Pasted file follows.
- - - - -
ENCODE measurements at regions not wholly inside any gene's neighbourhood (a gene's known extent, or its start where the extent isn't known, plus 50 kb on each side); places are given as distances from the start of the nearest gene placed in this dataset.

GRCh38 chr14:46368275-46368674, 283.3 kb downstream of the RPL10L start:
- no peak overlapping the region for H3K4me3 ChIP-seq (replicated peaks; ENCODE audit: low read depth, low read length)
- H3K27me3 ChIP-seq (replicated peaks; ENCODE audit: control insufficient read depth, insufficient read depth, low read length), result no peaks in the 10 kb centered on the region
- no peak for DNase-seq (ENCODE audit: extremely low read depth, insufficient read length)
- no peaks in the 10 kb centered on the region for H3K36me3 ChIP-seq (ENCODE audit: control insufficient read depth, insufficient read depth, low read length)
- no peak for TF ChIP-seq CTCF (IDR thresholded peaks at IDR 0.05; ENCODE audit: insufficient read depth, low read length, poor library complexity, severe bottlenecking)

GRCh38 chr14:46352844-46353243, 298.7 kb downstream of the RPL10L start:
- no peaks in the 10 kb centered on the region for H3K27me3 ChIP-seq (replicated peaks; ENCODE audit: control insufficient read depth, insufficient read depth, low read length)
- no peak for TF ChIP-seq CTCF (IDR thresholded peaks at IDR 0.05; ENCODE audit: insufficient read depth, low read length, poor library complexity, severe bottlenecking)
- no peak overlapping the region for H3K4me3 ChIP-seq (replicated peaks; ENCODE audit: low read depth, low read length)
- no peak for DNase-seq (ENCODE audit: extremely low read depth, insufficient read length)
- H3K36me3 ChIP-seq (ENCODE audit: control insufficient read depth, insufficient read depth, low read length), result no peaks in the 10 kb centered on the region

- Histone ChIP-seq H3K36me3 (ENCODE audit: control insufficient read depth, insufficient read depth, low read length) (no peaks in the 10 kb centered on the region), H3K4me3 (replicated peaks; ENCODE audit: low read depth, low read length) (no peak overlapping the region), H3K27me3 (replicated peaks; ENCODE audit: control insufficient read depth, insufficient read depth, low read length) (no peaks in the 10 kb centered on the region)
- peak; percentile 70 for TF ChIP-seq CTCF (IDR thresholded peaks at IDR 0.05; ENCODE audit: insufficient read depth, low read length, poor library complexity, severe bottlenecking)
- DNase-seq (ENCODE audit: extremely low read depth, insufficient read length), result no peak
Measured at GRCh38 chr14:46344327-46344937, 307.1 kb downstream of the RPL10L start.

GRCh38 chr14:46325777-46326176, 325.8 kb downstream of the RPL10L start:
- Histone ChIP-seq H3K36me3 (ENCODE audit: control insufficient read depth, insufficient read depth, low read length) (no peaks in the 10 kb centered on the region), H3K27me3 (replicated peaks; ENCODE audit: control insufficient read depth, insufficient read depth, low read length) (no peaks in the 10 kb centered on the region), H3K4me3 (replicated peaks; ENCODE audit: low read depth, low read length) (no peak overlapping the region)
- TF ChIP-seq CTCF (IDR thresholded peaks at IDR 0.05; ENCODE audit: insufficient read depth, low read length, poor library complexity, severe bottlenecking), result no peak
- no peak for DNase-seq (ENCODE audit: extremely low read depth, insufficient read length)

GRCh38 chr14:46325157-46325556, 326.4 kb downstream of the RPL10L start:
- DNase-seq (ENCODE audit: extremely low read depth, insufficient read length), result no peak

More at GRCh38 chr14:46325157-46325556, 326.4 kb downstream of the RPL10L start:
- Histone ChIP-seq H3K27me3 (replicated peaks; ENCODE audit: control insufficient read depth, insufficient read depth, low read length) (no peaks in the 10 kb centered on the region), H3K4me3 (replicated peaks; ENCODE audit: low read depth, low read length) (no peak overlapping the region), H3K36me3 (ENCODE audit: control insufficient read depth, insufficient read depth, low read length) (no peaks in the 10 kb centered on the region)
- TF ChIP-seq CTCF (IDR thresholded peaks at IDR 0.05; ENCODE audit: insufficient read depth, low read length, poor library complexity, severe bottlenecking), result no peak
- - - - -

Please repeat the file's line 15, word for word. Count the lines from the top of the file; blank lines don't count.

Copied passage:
- peak; percentile 70 for TF ChIP-seq CTCF (IDR thresholded peaks at IDR 0.05; ENCODE audit: insufficient read depth, low read length, poor library complexity, severe bottlenecking)